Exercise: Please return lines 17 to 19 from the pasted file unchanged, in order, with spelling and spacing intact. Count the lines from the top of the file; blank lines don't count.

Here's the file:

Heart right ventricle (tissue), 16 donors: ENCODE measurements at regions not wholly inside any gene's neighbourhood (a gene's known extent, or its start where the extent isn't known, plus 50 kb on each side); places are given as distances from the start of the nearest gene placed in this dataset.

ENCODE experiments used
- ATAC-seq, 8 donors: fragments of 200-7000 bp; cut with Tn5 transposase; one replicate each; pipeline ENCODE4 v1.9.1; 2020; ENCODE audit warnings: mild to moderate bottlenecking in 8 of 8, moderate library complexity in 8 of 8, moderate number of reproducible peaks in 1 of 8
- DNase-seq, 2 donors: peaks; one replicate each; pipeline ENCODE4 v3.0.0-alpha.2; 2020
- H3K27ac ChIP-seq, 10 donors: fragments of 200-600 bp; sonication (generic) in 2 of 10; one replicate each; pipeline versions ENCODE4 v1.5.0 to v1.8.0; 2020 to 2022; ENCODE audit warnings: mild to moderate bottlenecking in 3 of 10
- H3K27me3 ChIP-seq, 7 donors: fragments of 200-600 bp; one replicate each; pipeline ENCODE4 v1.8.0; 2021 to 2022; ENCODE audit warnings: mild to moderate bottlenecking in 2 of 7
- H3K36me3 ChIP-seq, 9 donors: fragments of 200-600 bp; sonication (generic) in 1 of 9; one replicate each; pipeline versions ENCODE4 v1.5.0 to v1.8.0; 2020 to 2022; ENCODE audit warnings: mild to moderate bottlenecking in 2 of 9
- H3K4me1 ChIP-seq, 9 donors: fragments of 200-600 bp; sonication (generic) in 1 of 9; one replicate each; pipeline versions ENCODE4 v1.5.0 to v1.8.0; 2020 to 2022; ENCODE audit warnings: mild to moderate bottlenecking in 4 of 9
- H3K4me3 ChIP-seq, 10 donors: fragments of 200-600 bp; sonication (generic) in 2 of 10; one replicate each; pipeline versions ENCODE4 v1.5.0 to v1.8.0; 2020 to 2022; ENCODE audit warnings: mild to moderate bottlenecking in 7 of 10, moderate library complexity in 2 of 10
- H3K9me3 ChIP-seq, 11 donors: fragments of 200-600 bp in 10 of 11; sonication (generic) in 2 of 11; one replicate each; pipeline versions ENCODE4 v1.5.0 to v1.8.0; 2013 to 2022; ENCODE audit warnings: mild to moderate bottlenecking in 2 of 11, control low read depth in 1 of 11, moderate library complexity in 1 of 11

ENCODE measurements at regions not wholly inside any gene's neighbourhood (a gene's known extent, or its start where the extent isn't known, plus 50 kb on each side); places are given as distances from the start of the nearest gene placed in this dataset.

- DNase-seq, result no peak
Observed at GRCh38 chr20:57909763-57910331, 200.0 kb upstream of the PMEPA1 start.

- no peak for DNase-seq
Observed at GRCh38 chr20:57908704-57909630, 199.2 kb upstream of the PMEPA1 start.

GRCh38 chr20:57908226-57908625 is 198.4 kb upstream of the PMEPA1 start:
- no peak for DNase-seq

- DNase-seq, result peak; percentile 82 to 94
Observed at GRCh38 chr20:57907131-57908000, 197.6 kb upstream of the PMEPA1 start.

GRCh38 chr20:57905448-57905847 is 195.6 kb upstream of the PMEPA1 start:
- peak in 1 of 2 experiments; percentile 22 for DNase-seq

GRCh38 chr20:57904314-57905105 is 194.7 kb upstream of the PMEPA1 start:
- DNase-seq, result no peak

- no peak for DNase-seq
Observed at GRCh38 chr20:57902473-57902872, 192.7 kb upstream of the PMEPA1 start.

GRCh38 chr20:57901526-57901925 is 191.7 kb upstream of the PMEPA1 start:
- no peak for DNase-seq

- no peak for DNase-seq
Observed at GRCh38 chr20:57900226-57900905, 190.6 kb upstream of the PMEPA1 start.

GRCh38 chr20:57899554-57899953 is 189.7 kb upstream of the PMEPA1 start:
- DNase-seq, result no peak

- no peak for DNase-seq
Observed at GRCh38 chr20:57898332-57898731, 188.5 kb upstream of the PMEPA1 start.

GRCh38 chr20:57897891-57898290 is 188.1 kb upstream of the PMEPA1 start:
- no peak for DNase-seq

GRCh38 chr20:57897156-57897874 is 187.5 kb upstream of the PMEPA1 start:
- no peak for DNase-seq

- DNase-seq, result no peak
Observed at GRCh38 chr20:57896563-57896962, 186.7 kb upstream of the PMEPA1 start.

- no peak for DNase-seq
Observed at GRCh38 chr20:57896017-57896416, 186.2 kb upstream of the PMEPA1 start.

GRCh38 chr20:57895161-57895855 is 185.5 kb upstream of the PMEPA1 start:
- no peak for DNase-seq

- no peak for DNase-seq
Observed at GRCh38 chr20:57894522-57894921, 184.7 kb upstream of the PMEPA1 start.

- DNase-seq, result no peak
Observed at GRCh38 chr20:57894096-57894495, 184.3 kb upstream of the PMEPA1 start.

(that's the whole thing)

- no peak for DNase-seq

- DNase-seq, result peak; percentile 82 to 94
Observed at GRCh38 chr20:57907131-57908000, 197.6 kb upstream of the PMEPA1 start.